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Military life can add stress to holiday activities

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By Kristi Langenbacher
Columnist

Sunday, December 3, 2017

For many, it is “the most wonderful time of the year.” With Thanksgiving behind us, many families have quickly embraced the holiday season and are headed full-steam toward Christmas.

However, for many families, the holidays can be quite stressful, and even depressing. Entertaining, shopping, cooking, and traveling can bring additional strain on an already busy time. People often struggle with strained finances, extra activities and expectations, changes in routines, and loneliness. Military families are especially prone to sadness around the holidays, often due to geographical separation from immediate and extended family and by the very nature of a military job.

Service members often feel stressed about separation from loved ones due to deployments, guilt and a lack of roots due to moves for numerous permanent changes of stations and pressures related to the operational tempo at work.

Families of service members, meanwhile, often bear similar burdens simply by living a military lifestyle and being separated from parents, grandparents and other extended family. Often families are stationed far away from their relatives, which can make holiday visits a very expensive endeavor.

Many Coast Guard families celebrated “Friendsgiving” last week. Families who are stationed far away from their own relatives gathered together with locals or Coast Guard friends to celebrate Thanksgiving. Others joined families at military bases across the country and shared the holiday meal with those who were standing duty or supporting those who had the watch over Thanksgiving. Many will do the same on Christmas Eve and Christmas day. And still others will reach out to families whose loved ones are deployed over the holidays and include them in meals and gatherings.

The National Institute of Health describes depression as “feeling sad, blue, unhappy, miserable, or down in the dumps.” And while many people experience these feelings around the holidays, or at different points in life, true clinical depression can be much more serious.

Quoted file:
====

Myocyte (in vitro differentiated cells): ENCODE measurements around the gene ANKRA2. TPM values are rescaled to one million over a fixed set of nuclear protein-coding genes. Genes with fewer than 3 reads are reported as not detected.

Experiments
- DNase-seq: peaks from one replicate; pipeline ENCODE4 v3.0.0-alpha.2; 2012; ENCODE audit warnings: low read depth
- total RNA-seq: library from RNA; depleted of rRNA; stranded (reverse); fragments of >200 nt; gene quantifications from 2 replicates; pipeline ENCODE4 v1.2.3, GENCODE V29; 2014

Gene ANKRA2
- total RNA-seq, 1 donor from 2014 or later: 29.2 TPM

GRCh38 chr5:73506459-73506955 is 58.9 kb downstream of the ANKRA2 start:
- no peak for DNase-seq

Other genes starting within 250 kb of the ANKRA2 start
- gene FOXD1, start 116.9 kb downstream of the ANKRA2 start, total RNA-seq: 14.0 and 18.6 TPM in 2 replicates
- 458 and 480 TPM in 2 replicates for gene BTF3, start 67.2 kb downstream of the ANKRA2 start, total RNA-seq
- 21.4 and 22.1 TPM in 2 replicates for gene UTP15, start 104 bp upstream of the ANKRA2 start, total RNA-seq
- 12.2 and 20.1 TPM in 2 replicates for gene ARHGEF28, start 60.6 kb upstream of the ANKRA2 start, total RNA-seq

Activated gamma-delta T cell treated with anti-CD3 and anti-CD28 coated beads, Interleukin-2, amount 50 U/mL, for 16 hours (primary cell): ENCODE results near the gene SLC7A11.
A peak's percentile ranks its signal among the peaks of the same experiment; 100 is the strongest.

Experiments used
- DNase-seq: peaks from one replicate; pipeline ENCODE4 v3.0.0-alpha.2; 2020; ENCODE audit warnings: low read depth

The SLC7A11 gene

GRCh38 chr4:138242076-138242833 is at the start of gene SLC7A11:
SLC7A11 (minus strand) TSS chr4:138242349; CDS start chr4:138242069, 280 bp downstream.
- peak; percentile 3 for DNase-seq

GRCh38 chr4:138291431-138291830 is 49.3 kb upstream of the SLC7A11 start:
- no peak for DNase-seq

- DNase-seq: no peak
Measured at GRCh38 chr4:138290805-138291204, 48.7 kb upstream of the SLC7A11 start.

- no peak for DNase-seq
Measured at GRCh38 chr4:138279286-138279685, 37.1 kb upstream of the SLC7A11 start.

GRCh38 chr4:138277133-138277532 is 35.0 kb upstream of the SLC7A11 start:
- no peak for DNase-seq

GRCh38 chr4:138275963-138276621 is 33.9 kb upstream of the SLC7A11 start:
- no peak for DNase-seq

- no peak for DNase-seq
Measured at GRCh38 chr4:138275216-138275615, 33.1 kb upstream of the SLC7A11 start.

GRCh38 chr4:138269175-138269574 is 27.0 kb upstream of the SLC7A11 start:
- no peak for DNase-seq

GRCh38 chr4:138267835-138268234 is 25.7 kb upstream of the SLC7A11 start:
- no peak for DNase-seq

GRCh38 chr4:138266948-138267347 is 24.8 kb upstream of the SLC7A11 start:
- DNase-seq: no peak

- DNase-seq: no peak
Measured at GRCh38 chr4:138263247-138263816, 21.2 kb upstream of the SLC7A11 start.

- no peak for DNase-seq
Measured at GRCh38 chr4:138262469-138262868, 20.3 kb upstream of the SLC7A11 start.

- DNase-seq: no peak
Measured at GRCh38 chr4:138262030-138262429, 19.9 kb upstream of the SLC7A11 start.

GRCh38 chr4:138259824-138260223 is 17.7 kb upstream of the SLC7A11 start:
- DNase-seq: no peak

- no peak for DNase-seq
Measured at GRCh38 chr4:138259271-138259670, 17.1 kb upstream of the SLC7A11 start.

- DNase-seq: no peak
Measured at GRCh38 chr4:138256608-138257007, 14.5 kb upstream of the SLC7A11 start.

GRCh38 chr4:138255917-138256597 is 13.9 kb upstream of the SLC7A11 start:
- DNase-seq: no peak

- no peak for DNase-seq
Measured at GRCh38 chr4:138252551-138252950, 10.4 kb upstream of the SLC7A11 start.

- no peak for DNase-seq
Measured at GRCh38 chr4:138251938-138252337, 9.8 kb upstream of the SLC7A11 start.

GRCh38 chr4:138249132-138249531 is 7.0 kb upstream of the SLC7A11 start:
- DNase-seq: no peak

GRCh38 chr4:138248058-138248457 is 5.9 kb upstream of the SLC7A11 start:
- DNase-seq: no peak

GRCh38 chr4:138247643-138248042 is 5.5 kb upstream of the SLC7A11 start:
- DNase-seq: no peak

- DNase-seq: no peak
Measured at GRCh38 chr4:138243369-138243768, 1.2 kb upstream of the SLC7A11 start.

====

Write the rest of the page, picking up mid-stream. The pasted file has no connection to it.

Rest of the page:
The Coast Guard community helps support one another by reaching out to those who might be alone over the holidays. There are also specific resources available to people who show signs of depression. Military service members and their families have several options for counseling, including base chaplains, who are also trained counselors. Chaplains offer free confidential assistance and can connect families to other professionals services.

The CG SUPRT Program is a program which offers services for active duty Coast Guard members, Select Reservists, civilian employees, and their dependents. The program includes face-to-face and telephonic non-medical counseling as well as a number of other important services like financial and spouse career counseling. A variety of services are also available through Tricare or the nearest Military Treatment Facility.

Being together with other people, reaching out for services through the Coast Guard or the local community, and taking time to take care of those around us can help make the holidays a special time even in difficult circumstances.

November was designated as the Month of the Military Family, and the National Military Family Association encourages people to remember military families throughout the year. They ask people to remember our nation’s military members, and also support the military families who make many sacrifices to support those in uniform – not just for one month, but every month of the year. The support of others can be especially critical over the holidays.

Kristi Langenbacher is a Coast Guard spouse and writes about military family life.

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